Many people relish the extra hour of sleep they received through the change from daylight savings time to standard time. However, it could also mean the beginning of seasonal affective disorder, since the days are considerably shorter than they were almost two months ago.
Aside from the emotional issues that may affect some people, drivers ostensibly have more hazards to be aware of as more people are likely to be on the street after dark. Because of this, drivers must be especially careful to see (and avoid) pedestrians, especially children walking home from school.
Basically, drivers must take additional precautions to ensure that their headlights are good working order, and that they avoid other distractions such as cell phone use. This, combined with the added hourse of darkness, could lead to accidents that would not normally occur during the daytime.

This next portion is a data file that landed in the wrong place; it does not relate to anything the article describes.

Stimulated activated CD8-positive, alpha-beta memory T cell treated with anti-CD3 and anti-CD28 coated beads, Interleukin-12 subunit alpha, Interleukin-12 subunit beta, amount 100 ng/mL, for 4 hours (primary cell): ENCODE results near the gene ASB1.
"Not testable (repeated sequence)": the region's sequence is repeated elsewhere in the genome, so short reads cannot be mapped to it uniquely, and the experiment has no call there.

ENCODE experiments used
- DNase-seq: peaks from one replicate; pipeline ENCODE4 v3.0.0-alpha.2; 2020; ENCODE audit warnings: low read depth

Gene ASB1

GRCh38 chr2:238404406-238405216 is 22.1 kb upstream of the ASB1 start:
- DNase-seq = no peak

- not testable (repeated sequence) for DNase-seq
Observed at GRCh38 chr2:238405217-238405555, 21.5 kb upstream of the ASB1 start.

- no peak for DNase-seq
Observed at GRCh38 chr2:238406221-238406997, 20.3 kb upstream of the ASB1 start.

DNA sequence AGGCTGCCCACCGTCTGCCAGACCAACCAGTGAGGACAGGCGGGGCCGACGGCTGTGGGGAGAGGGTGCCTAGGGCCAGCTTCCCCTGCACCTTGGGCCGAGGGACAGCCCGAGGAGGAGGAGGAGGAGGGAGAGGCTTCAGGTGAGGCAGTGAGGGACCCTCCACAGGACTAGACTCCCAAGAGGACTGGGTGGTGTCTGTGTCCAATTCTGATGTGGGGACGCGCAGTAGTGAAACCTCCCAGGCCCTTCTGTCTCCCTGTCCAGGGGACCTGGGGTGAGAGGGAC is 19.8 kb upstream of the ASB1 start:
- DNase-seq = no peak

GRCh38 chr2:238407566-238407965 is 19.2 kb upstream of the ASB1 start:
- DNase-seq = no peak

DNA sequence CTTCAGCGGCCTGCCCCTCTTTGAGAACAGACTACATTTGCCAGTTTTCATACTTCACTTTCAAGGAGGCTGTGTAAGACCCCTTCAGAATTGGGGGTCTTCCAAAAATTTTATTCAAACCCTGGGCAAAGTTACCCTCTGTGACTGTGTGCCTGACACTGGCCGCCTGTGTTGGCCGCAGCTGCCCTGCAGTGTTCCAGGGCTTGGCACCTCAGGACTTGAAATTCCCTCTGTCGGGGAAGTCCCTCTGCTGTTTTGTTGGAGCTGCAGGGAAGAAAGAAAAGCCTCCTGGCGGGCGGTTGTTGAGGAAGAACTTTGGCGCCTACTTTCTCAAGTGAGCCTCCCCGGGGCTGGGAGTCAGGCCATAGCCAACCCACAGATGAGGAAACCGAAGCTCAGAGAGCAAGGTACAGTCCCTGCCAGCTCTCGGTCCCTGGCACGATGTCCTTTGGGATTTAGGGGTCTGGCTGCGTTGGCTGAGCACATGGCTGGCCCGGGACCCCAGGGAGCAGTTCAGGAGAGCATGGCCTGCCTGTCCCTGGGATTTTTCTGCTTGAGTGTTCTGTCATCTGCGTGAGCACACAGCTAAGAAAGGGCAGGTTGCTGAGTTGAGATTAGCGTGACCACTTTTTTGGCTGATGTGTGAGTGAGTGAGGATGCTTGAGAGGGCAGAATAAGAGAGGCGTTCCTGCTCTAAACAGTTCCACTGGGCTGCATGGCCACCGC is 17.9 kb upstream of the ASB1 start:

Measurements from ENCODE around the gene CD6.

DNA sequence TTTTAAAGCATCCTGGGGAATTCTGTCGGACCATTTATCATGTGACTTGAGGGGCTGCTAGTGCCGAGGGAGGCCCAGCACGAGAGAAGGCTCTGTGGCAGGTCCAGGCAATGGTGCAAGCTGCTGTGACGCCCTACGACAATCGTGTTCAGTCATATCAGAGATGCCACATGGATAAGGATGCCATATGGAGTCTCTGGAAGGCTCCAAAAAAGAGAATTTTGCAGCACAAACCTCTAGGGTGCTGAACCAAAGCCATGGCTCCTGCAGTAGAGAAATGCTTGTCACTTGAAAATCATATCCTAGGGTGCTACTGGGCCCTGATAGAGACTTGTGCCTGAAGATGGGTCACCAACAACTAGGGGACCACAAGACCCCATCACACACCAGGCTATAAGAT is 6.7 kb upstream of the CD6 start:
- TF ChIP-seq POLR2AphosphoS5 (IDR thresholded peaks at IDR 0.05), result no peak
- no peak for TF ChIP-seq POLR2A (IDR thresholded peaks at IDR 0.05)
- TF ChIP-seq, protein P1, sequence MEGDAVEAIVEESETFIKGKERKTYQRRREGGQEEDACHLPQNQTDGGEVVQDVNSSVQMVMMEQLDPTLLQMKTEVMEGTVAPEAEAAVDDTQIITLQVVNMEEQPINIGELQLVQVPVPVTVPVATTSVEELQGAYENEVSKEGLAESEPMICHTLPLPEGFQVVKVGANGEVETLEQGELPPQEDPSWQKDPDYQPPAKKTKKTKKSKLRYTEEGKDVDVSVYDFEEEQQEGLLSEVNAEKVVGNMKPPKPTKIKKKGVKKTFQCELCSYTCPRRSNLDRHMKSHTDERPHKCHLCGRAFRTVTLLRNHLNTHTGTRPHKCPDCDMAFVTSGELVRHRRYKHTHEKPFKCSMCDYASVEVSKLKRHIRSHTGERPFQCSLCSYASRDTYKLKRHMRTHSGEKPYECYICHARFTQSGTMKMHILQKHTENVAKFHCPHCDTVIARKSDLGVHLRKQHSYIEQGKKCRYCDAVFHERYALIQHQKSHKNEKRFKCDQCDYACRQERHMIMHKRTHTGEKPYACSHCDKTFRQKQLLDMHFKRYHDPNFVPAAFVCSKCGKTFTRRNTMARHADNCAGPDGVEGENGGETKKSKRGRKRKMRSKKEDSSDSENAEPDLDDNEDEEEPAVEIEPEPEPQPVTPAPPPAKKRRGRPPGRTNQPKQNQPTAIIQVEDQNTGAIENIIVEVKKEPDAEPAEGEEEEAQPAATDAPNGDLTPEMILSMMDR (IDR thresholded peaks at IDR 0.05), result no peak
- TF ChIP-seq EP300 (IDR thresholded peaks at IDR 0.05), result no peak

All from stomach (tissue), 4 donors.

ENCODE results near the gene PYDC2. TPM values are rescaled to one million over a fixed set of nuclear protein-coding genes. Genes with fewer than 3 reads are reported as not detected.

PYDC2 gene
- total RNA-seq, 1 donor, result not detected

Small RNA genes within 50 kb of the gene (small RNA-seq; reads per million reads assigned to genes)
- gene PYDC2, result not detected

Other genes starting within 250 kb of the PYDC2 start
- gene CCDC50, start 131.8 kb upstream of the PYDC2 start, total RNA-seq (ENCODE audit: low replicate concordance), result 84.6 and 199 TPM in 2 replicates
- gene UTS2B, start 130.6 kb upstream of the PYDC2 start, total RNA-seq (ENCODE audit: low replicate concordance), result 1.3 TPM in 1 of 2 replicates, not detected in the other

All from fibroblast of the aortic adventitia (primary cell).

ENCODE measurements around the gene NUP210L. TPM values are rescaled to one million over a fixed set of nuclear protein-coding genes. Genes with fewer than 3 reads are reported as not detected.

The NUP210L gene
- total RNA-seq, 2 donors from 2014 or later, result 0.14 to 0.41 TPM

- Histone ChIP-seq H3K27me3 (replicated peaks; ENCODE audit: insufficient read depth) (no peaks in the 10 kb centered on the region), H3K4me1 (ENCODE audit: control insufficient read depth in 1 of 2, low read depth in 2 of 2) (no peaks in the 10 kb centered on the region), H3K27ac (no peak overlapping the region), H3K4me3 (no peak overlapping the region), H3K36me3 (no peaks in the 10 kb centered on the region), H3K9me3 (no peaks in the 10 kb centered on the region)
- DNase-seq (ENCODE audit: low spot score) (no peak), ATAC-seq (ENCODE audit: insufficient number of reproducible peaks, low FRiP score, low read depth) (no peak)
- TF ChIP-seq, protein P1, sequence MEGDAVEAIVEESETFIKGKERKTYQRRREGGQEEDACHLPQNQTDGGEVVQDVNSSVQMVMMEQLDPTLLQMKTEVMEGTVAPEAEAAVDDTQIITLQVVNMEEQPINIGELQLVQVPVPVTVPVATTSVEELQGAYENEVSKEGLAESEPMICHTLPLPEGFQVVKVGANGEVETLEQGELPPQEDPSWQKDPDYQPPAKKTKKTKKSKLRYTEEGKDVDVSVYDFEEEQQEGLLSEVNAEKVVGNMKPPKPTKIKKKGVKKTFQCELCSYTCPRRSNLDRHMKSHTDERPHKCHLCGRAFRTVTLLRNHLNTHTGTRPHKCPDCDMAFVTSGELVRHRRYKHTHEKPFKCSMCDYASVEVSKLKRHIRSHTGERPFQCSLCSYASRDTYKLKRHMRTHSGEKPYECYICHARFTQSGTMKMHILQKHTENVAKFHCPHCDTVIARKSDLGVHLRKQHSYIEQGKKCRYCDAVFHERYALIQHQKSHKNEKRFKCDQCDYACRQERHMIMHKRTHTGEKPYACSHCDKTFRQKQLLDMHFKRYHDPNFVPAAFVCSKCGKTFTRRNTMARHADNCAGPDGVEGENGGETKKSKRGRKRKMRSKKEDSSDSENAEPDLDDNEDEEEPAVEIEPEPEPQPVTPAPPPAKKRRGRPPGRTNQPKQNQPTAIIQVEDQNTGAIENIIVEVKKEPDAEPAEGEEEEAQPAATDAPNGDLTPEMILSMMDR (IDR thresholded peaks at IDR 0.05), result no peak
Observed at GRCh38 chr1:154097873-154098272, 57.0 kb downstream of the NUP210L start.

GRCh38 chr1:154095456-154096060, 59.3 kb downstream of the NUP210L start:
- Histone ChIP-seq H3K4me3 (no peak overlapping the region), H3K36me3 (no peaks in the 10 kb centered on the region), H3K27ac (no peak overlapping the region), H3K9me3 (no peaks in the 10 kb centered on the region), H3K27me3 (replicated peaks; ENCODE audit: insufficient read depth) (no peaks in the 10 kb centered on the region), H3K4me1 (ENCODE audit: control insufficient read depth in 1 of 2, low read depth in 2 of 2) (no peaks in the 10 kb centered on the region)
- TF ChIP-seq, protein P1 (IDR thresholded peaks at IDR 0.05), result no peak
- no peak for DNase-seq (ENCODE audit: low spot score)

If a driver fails to use reasonable care while behind the wheel (either by driving while intoxicated, texting while driving, or speeding) he or she could be held liable if an accident occurs. This could leave an offending driver financially responsible for an injured pedestrian's medical expenses, pain and suffering as well as any lost income due to being able to work. Because of these potential penalties, it is incumbent on drivers to use extra caution.
Unfortunately, not all drivers heed this warning, and pedestrians are hit by cars. If you are a victim in a car-pedestrian accident, an experienced personal injury attorney can evaluate your case and explain your rights and options.
Source: Turnto23.com, Leaving daylight saving time means more pedestrian accidents, Mark Christian, October 29, 2013